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Americans are fatter than ever and processed food is to blame

Created by paustian on Jan 8, 2020, 4:50 PM

 

Before diving into this article we need to clarify how being obese is measured. There are many ways to measure obesity -- waist circumference, % body fat, and body mass index (BMI) are three examples. The CDC used BMI, which is a person's weight divided by their height. This isn't the best measurement, as there are examples of healthy muscular athletes, having high BMIs who are clearly not obese. However, for the average person, it is a good indicator of how much fat they are carrying. Now, that its clear that this is a reasonable way to measure obesity, here is the chart:

Obesity in the U.S. has risen from 13.4% in 1960 to 35% in 2012

Chart created from data provided by the CDC (https://www.cdc.gov/nchs/data/hestat/obesity_adult_11_12/obesity_adult_11_12.htm)

We have an obesity epidemic in this country and it's not going away. In fact, the most recent estimates predict that 42% of the country will be obese by 2030. This is a major health problem and is projected to cost 48 billion dollars more a year to deal with the extra cases of diabetes, heart disease and stroke, and cancer that are all increased by obesity. The question is why?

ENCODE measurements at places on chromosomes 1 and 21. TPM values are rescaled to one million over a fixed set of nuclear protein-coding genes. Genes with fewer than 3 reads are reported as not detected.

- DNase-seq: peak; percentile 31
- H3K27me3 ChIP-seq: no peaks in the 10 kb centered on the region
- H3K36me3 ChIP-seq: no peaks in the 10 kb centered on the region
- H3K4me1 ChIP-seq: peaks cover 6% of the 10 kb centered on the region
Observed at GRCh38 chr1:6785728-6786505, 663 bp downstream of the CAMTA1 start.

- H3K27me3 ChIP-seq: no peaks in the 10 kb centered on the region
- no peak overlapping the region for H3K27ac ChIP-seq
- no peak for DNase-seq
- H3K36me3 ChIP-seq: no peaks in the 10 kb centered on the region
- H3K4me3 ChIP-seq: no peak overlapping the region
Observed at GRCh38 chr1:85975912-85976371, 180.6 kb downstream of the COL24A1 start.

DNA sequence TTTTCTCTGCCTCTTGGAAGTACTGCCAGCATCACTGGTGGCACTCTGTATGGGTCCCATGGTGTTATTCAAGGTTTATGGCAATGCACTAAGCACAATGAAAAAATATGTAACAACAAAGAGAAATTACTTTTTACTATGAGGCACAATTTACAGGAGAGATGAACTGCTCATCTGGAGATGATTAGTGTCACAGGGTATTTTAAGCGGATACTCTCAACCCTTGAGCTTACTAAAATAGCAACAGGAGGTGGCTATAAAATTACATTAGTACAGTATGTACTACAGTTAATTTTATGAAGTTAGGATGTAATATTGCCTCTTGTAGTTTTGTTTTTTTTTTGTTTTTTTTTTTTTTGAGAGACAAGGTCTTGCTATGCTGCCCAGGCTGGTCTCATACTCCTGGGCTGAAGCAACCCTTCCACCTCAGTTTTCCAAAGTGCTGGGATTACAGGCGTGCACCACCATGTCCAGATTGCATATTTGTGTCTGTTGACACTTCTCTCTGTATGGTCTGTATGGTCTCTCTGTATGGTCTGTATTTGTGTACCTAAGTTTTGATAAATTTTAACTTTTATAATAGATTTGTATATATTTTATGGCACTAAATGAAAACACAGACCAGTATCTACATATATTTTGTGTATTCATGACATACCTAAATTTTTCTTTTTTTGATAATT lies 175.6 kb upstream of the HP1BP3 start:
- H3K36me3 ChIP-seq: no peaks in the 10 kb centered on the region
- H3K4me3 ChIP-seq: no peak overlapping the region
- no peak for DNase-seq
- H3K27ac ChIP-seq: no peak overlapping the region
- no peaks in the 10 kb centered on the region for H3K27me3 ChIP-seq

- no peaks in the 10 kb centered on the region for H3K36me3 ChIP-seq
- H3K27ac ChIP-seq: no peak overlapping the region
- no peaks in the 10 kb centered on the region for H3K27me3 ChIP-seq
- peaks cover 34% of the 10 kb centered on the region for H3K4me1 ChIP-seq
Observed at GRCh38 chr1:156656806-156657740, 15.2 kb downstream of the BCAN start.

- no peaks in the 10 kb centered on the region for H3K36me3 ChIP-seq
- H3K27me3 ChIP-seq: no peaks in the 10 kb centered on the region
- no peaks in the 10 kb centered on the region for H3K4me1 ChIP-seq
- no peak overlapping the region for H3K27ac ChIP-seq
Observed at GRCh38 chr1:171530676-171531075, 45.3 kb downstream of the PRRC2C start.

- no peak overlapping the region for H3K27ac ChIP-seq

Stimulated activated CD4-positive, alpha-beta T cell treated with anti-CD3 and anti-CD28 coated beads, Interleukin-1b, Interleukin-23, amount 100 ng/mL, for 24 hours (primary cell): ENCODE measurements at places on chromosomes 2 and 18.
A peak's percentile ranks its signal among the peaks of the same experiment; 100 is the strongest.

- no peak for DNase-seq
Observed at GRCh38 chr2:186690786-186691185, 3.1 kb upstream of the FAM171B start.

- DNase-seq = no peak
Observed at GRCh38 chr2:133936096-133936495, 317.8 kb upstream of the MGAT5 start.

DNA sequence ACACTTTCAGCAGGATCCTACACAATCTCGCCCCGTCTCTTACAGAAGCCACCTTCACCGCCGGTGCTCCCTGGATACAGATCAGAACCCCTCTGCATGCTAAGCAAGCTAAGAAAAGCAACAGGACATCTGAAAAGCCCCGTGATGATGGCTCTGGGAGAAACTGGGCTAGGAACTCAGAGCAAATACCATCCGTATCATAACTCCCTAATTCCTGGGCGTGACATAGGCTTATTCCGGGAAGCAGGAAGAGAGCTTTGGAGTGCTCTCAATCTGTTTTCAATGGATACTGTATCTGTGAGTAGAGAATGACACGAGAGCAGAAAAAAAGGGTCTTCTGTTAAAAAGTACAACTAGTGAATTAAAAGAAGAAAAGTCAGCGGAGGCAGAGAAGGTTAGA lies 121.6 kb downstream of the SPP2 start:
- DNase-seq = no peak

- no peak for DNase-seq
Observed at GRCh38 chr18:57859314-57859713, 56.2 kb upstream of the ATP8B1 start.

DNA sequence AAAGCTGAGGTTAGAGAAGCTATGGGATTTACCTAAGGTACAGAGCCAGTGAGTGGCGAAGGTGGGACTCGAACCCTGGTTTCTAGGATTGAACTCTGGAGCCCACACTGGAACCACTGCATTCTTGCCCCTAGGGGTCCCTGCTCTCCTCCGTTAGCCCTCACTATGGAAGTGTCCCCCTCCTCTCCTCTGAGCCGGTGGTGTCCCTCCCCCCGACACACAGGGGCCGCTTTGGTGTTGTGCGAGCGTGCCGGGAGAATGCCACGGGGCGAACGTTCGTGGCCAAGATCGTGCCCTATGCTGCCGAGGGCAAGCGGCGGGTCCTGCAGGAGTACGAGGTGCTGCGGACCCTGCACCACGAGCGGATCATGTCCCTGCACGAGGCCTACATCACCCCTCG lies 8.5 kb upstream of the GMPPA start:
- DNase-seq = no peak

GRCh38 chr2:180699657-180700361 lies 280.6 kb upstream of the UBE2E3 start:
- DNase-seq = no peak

A recent research study by Dr. Leigh A. Frame from George Washington University shows a strong correlation between consumption of ultra-processed food and obesity. The foods that had the highest correlation with weight gain included potato chips, sugar-sweetened beverages, sweets and desserts, refined grains, red meats, and processed meats. Eliminating these foods from the American diet would likely decrease the rates of obesity.